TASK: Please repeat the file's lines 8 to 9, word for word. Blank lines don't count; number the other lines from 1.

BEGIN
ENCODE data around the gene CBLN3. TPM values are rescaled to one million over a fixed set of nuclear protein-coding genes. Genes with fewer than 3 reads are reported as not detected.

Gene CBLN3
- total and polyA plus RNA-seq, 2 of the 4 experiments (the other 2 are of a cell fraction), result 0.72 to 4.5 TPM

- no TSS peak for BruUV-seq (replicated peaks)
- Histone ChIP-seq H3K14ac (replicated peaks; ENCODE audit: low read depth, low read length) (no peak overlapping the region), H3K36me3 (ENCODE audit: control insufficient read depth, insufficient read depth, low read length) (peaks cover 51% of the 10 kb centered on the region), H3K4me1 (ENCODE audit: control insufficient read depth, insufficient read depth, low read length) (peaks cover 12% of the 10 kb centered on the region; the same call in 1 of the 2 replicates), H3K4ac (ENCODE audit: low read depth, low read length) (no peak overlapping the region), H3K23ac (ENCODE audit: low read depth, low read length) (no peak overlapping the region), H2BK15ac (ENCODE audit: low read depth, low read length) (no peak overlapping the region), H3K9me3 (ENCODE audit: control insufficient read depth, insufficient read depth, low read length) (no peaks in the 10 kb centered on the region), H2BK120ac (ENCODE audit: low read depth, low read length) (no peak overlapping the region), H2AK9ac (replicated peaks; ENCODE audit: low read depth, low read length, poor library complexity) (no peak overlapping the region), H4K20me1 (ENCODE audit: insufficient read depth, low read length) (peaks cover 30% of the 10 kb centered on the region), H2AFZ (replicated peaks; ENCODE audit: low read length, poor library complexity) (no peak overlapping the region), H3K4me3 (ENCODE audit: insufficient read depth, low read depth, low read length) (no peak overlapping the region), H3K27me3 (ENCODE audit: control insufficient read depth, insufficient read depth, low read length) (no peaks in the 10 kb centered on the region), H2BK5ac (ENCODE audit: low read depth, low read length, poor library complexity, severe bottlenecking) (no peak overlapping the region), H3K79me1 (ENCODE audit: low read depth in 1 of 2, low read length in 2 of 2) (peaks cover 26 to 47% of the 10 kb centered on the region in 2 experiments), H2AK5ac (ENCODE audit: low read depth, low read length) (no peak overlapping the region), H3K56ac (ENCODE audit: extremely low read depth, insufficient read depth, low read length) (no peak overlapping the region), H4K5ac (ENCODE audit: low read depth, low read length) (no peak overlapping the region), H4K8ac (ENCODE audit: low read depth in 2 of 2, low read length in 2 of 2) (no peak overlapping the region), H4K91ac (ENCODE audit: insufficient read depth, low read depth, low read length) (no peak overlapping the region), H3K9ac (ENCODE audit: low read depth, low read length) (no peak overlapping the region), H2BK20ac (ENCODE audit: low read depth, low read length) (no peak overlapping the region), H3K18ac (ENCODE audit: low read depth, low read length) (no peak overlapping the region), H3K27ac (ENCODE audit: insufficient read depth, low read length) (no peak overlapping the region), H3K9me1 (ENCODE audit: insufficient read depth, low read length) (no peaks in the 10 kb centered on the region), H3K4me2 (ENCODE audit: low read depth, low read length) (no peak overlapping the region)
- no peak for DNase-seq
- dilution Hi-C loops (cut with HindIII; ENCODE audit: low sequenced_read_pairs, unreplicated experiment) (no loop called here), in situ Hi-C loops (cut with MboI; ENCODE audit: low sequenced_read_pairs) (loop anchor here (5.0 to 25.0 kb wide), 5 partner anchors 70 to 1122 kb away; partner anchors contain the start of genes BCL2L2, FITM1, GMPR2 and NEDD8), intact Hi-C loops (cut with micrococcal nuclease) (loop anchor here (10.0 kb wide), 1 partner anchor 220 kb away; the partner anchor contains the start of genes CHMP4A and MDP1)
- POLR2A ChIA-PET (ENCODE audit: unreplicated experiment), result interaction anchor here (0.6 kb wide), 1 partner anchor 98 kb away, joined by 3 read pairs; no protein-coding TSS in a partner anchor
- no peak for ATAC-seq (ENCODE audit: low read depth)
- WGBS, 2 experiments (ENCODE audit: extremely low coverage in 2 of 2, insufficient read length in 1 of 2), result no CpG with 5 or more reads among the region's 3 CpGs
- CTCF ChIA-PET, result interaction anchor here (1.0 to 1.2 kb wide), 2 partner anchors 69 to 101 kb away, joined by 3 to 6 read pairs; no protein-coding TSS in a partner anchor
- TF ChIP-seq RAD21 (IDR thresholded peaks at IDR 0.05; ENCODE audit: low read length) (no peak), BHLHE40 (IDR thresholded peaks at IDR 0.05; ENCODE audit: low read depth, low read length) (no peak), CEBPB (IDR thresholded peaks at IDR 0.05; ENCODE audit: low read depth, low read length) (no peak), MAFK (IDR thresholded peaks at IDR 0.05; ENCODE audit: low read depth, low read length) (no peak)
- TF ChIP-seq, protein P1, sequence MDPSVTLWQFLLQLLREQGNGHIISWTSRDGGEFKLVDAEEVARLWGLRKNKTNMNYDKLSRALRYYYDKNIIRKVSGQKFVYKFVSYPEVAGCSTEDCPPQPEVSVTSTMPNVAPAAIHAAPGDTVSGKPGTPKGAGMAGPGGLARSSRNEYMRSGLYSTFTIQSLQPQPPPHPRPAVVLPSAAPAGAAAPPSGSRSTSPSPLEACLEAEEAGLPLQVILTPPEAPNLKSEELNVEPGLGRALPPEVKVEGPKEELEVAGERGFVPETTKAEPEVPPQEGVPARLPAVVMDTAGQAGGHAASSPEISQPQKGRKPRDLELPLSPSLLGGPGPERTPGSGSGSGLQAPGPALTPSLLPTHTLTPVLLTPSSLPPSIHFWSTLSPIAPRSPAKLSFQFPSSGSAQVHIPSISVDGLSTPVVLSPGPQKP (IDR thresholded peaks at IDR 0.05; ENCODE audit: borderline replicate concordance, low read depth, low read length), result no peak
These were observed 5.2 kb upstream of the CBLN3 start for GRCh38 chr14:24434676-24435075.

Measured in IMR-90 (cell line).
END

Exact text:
- POLR2A ChIA-PET (ENCODE audit: unreplicated experiment), result interaction anchor here (0.6 kb wide), 1 partner anchor 98 kb away, joined by 3 read pairs; no protein-coding TSS in a partner anchor
- no peak for ATAC-seq (ENCODE audit: low read depth)